Many students really worry about how they compare to their classmates and this can have the very negative impact of making students want to shrink into the background and become invisible in the classroom. It stops them from asking questions and getting the help that they need, because they just don't want to be noticed for being the one person who doesn't ‘get it'.
Most of the time, young people are judging their classmates' cleverness on their contributions in class and the grades they get. The trouble is, they don't know how much work is going on behind the scenes to get this confident class performance and great grades.
In today's education climate, it's safe to assume that no-one is getting the best grades without expending considerable effort outside the classroom. Grades 8, 9 and A* don't happen by accident or osmosis.In today's education climate, it's safe to assume that no-one is getting the best grades without expending considerable effort outside the classroom. Grades 8, 9 and A* don't happen by accident or osmosis. Click To Tweet
So, if your teenager is nervous about getting the help they need, make sure they know this and tell them to just ask when they need help. My older sister gave me this advice before I went to university and it is literally the best advice I've ever been given. It has saved me so much time struggling with things I don't know or don't understand – and you can be sure that if you don't get something there's at least one other person in the room who doesn't either and will thank you for asking the question.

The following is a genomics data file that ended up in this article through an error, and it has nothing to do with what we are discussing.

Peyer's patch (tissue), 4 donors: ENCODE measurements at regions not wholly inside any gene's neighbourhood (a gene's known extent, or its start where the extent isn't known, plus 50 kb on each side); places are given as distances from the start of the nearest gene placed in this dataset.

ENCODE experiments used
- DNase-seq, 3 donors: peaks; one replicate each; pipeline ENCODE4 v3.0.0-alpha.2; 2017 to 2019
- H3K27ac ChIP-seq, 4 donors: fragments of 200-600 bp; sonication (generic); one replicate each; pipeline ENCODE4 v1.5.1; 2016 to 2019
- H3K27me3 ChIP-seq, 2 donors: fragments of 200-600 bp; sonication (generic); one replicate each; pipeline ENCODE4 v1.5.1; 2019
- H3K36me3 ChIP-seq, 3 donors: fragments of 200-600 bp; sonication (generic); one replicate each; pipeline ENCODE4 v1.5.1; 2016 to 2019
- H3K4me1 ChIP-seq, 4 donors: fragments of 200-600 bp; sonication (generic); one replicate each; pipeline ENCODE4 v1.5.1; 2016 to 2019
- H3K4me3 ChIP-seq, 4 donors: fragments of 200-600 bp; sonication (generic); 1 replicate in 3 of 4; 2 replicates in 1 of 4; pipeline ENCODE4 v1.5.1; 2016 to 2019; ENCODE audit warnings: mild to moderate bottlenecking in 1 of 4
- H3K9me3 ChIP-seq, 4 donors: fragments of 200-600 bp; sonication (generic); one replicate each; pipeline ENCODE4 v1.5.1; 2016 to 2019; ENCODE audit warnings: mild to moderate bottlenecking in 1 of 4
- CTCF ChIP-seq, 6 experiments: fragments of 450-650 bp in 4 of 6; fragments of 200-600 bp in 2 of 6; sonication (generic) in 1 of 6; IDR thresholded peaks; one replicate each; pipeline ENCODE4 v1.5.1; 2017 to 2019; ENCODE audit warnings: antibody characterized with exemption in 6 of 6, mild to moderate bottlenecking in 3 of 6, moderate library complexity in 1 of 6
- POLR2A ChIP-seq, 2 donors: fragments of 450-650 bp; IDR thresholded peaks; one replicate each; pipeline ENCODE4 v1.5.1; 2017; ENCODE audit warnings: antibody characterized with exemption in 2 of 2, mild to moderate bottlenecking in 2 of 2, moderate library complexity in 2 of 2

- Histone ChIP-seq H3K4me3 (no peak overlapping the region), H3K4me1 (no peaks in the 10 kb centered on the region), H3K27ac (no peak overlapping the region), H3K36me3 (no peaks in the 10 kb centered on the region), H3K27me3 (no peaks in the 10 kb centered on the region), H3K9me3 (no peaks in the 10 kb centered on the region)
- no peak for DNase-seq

Unhelpful Comparison #3 – Their siblings' achievements
This one is really hard to avoid because sibling achievements are so visible within families. I remember this in my own childhood. In the heat of a teenage argument, my dad once said to my younger sister (I've got three older very academically able siblings), “No child of mine gets anything less than straight As!”
You can imagine how this went down.
I've also worked with various sets of twins in The Extraordinaries Club – and the problem of sibling comparison is even more acute for them.